Here are the corrections and explanations for last week’s posts.
Find the mistakes in the following pieces and correct them. Be sure to give reasons for your choices.
“But to discover a vast varmint-free oasis in this city, go no further than the Windsor International Airport (YQG), where it’s legal to hunt, trap, chase, haze and harass any bird or animal within its 2,000 acres of fenced-off territory.”
“Further” is incorrect because the reference is to distance.
“But to discover a vast varmint-free oasis in this city, go no farther than the Windsor International Airport (YQG), where it’s legal to hunt, trap, chase, haze and harass any bird or animal within its 2,000 acres of fenced-off territory.”
“A way which turned out to be exactly the way they did win it, by taking advantage of everything that Windsor gave them.”
This is an incomplete thought because there is no principal clause.
“The coach struggled to find a way to win which turned out to be exactly the way they did win it, by taking advantage of everything that Windsor gave them.”
“Contaminates” is a verb meaning to make impure, to pollute or to foul.
“Poor writing contaminates a reader’s ability to understand the writer’s intent.”
“Contaminants” is a noun referring to a substance that is corrupted.
“The contaminants in the sludge will soon ooze into the soil and create the possibility of crop failure for miles around.”
“Lustful” is an adjective meaning lascivious, libidinous or sexually aroused.
“His lustful glances at the woman unnerved her so much she called the police.”
“Lusty” is an adjective meaning amorous, hearty, flushed or blooming.
“He had a lusty love of the good live and shared everything he had with his fellow revellers.”
ARE THERE TWO ERRORS?
Carefully read the entry below and determine if there is one error or two in it. One should be obvious; the other is based on common understanding of word meanings.
Correct what you consider incorrect and give reasons to support your choices.
“Survey finds that one-in-three Ontarians trash batteries”
“One-in-three” means one person is doing the action; thus, the plural verb is incorrect.
The other error is more subtle. How can a survey, an inanimate entity, “find” a fact? It is impossible. The findings of a survey can reveal a fact, not find.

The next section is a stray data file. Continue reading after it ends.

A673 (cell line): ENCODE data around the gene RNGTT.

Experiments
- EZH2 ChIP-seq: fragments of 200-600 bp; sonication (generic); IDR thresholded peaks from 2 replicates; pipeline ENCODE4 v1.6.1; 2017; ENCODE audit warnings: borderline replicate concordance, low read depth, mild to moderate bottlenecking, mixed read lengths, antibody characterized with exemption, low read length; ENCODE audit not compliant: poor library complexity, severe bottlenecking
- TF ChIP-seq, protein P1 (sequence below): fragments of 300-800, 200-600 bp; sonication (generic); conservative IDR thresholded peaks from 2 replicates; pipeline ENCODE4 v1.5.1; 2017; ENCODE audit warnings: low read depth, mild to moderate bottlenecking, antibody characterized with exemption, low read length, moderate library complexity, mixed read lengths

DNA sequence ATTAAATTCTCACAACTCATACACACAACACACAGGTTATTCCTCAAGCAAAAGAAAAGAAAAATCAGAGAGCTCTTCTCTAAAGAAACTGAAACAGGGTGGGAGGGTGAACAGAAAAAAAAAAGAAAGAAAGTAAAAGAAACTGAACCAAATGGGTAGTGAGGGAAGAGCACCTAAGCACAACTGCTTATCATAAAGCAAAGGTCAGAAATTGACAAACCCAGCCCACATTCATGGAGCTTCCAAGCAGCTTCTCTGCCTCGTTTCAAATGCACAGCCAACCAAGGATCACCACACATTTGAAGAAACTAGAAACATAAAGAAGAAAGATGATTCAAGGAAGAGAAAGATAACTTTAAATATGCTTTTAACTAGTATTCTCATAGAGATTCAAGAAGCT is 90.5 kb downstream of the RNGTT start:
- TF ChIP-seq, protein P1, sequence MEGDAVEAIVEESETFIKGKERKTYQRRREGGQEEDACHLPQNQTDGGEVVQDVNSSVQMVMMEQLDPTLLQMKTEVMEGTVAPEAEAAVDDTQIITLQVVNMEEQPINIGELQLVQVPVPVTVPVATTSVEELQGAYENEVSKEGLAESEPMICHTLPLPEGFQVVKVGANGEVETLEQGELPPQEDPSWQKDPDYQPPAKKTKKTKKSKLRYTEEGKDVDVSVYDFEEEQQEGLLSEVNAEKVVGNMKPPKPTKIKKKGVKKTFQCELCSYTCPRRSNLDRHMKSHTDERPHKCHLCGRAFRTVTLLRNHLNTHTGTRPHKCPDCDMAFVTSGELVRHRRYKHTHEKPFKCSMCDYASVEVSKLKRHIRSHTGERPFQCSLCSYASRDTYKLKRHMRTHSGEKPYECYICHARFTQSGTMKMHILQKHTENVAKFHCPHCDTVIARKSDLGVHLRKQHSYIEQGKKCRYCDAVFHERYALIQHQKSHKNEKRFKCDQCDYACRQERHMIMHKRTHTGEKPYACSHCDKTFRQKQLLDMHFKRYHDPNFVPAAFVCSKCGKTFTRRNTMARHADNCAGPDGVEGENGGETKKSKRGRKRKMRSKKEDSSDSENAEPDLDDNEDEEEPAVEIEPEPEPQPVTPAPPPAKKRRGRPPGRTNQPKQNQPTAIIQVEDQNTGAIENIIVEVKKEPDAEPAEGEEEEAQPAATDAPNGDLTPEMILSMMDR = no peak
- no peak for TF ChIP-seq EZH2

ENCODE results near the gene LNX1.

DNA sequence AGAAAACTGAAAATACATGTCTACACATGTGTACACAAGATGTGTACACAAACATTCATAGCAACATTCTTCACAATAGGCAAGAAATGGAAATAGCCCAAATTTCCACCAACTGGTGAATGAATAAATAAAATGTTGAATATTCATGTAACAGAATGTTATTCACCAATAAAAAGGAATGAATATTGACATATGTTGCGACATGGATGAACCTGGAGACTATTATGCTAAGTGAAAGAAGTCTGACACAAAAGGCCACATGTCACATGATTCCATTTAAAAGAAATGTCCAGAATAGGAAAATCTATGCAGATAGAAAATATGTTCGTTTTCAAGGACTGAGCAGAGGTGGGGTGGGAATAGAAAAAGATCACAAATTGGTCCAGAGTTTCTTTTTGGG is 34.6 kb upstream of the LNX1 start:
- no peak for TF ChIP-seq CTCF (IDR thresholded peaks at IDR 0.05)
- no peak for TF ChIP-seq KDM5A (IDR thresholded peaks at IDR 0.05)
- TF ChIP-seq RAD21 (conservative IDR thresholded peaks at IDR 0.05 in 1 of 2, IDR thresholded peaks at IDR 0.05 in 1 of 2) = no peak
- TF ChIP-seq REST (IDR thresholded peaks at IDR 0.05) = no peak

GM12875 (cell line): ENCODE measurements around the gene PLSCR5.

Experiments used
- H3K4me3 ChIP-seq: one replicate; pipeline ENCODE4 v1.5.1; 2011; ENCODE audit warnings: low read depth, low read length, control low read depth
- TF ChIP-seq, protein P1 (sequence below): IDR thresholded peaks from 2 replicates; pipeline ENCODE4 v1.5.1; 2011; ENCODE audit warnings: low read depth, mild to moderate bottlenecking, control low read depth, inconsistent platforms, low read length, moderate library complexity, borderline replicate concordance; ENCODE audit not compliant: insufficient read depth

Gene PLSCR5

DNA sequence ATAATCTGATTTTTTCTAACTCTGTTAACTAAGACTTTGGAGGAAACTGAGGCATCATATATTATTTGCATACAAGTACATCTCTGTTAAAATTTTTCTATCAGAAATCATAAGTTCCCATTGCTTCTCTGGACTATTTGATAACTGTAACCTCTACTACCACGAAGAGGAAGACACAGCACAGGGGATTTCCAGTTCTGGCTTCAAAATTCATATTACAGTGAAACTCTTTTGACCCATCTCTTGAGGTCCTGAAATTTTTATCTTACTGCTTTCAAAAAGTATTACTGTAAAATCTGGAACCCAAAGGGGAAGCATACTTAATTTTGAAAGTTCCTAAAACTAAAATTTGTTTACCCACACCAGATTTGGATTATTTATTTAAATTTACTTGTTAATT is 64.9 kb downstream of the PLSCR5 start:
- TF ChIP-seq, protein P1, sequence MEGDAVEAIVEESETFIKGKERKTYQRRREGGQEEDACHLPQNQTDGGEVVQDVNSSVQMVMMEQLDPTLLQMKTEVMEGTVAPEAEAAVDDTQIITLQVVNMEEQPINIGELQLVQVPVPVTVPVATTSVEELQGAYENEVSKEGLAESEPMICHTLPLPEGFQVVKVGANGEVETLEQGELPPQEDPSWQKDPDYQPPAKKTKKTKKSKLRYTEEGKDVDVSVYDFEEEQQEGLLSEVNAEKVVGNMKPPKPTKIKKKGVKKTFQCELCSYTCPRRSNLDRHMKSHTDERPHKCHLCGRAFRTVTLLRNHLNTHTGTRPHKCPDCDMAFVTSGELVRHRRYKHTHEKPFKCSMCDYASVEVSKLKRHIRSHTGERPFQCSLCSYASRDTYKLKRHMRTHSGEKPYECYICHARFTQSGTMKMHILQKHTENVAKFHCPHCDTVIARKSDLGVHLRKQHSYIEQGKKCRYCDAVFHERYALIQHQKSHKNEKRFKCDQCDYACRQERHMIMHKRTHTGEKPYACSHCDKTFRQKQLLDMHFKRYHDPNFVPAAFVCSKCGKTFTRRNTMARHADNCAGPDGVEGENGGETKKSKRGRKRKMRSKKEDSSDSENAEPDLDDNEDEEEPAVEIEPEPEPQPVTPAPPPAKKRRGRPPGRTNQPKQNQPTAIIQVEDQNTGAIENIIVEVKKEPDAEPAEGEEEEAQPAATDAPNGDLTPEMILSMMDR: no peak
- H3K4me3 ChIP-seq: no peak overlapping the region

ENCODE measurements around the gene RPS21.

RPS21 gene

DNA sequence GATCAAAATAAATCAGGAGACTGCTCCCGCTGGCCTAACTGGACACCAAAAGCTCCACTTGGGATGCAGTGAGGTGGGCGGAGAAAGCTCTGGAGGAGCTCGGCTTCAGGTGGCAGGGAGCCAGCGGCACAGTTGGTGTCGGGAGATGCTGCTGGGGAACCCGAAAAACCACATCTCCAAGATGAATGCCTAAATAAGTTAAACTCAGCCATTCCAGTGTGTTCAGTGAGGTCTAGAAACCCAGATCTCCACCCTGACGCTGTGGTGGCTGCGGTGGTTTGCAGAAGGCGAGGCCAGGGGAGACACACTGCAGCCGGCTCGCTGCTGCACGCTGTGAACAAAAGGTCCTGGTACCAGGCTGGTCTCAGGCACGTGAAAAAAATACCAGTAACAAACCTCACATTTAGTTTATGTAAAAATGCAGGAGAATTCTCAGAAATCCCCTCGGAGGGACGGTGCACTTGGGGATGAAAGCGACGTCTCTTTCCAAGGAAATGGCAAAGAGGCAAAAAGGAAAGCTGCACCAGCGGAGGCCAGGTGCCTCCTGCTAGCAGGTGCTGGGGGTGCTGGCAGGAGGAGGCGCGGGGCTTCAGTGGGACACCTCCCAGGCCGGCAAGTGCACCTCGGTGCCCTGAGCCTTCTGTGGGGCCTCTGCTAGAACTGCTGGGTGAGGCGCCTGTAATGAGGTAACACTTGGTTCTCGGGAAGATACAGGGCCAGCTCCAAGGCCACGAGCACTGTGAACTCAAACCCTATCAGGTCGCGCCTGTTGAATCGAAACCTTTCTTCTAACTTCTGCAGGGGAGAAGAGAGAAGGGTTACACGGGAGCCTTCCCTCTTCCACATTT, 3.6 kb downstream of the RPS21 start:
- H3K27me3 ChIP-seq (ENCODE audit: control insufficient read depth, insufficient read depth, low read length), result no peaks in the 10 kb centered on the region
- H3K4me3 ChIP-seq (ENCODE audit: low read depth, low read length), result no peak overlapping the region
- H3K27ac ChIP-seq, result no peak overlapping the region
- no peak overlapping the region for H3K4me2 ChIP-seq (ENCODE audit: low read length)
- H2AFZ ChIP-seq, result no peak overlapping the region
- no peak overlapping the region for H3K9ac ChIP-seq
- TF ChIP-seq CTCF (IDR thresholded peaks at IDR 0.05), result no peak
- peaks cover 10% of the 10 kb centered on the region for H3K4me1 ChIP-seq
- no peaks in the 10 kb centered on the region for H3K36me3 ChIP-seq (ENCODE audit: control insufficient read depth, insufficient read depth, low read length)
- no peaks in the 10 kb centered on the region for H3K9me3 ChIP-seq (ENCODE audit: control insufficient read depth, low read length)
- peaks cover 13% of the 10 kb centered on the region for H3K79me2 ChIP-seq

“Survey findings reveal that one-in-three Ontarians trashes batteries”
“Rational” is an adjective meaning logical, thinking or sound in judgment.
“He made a rational decision to drop out of the political race because of his family needs and ethics.”
“Rationale” is a noun referring to a principle, a point or an explanation for something.
“His rationale to try to become a pro hockey player was based on the continuing support of all his amateur coaches.”
“Rationalization” is a noun referring to an explanation, a basis, a defence mechanism by which true emotion is concealed by explaining actions and feelings in a non-threatening way.
“The rationalization that he was the best candidate for the job was based, largely, on his inflated sense of self-importance.”
GREAT DEPTH AND APPLICATION
“Character is higher than intellect… A great soul will be strong to live, as well as to think.”
Ralph Waldo Emerson, an American essayist and poet who lived from 1803 to 1882, wrote this.
LAST WEEK’S WORDS
“Welter” (n.) refers to a confused muddle of things, clutter or a jumble. As a verb it means to roll around, as a pig in mud.
“The attack petered out in a welter of bloody and confused hand-to-hand fighting.”
“Cumbersome” (adj.) means ponderous, awkward, clumsy or bulky.
“Cumbersomeness” is the noun form.
“Cumbersomely” is the adverb form.
Resplendent” (adj.) means glorious, magnificent, attractive or flamboyant.
“The Queen of England, when dressed in her robes of state, is a resplendent and beautiful woman.”
“Bastardize” (v.) means to change something so that its value declines, to declare something illegitimate or to debase.
“She will annul her marriage to bastardize the entire issue of her half-brother’s claim to the family fortune.”
“Ravish” (v.) means to enchant to hold spellbound or to dishonour, to rape or to violate.
“Ravisher” is a noun form.
“Ravishing” is the present participle and adjective form.
“Ravishingly” is the adverb form.
“Ravishment” is another noun form.
“She was a magnificent beauty who could ravish her admirers with a mere look or smile.”